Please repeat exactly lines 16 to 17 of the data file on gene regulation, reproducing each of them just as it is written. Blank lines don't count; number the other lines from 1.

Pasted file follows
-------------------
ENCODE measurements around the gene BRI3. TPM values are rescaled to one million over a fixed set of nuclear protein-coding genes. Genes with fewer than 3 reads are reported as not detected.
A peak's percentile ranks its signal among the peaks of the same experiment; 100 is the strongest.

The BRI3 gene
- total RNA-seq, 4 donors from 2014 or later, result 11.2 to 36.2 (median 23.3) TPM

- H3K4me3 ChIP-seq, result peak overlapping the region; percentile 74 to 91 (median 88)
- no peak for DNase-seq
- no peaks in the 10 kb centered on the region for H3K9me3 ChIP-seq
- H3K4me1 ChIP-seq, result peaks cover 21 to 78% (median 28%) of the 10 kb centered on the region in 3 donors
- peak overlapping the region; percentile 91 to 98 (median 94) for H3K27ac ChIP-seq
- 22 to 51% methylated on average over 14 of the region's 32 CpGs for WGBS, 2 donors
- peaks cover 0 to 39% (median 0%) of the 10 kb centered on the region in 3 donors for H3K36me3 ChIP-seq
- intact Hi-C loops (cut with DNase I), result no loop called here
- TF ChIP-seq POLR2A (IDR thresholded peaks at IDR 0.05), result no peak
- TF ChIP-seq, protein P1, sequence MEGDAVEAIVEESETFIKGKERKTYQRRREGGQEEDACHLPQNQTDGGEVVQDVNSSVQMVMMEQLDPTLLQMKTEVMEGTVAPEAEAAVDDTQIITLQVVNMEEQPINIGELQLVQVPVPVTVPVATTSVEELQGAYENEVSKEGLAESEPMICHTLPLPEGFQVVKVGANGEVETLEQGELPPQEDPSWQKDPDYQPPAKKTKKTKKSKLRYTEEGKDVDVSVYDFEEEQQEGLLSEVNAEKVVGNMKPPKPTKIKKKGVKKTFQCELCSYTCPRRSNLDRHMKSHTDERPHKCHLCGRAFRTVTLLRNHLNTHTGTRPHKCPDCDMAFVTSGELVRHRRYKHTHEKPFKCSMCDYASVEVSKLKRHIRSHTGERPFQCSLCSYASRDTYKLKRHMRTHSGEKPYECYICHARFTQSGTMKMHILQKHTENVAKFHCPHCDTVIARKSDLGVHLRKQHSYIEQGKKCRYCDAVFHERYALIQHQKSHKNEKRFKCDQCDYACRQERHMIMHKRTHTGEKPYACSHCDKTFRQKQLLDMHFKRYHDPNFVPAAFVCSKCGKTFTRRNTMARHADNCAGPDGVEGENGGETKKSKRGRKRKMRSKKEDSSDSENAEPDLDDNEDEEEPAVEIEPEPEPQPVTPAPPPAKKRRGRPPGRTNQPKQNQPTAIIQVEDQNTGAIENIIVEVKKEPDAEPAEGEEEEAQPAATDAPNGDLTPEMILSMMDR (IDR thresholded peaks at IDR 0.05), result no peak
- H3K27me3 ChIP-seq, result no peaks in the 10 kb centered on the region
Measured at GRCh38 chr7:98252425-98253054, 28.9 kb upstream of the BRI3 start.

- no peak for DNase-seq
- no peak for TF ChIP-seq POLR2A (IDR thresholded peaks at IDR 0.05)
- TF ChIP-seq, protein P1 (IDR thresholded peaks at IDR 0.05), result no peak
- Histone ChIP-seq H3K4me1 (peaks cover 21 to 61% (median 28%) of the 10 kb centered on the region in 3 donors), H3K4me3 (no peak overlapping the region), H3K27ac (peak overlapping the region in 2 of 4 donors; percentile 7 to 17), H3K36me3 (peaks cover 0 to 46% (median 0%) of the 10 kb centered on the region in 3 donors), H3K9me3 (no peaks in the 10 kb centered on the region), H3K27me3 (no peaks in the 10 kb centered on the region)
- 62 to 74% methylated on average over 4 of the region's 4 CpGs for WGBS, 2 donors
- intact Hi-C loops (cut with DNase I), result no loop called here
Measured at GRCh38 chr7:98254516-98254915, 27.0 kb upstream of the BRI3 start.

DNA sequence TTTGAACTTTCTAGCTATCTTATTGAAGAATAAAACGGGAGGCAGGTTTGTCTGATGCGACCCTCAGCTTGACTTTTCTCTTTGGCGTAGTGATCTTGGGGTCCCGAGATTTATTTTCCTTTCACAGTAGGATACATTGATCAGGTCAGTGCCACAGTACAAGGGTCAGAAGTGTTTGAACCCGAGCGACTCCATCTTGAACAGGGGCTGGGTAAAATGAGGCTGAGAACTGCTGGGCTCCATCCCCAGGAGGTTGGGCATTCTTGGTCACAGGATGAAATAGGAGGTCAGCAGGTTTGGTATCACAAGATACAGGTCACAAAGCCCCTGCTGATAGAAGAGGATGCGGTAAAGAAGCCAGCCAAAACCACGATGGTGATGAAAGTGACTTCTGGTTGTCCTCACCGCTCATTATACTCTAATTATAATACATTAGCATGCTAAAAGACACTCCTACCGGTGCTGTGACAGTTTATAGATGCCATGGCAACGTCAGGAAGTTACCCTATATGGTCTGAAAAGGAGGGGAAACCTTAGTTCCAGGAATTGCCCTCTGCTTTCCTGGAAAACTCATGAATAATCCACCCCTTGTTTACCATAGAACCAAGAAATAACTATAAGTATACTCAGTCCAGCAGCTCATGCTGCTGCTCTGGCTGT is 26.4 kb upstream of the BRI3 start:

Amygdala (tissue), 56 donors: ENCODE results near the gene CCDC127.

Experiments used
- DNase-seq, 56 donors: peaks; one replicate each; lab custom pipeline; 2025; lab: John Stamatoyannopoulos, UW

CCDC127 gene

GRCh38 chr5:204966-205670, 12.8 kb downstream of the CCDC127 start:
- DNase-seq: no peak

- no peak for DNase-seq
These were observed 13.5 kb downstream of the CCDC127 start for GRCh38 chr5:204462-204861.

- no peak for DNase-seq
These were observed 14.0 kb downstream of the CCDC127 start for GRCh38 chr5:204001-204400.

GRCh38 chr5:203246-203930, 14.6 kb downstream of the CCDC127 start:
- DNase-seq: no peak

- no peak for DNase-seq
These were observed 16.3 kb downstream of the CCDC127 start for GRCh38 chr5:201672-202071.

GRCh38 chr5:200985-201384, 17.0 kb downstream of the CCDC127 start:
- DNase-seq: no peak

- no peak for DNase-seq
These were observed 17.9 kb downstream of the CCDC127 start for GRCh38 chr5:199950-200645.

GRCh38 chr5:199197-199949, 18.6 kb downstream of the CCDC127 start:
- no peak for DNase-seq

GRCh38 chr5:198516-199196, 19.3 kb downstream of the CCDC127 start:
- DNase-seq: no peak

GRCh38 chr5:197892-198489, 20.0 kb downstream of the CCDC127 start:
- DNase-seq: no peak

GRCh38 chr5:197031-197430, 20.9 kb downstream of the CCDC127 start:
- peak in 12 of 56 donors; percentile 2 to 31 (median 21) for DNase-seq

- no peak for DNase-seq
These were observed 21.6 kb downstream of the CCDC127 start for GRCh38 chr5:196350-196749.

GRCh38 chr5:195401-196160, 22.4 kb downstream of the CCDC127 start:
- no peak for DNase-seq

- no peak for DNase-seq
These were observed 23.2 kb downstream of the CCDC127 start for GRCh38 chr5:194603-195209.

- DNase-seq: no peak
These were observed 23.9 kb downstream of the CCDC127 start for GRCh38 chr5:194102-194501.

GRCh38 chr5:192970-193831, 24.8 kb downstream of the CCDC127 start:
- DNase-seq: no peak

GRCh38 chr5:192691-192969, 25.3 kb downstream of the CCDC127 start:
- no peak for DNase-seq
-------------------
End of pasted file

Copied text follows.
Measured at GRCh38 chr7:98252425-98253054, 28.9 kb upstream of the BRI3 start.

- no peak for DNase-seq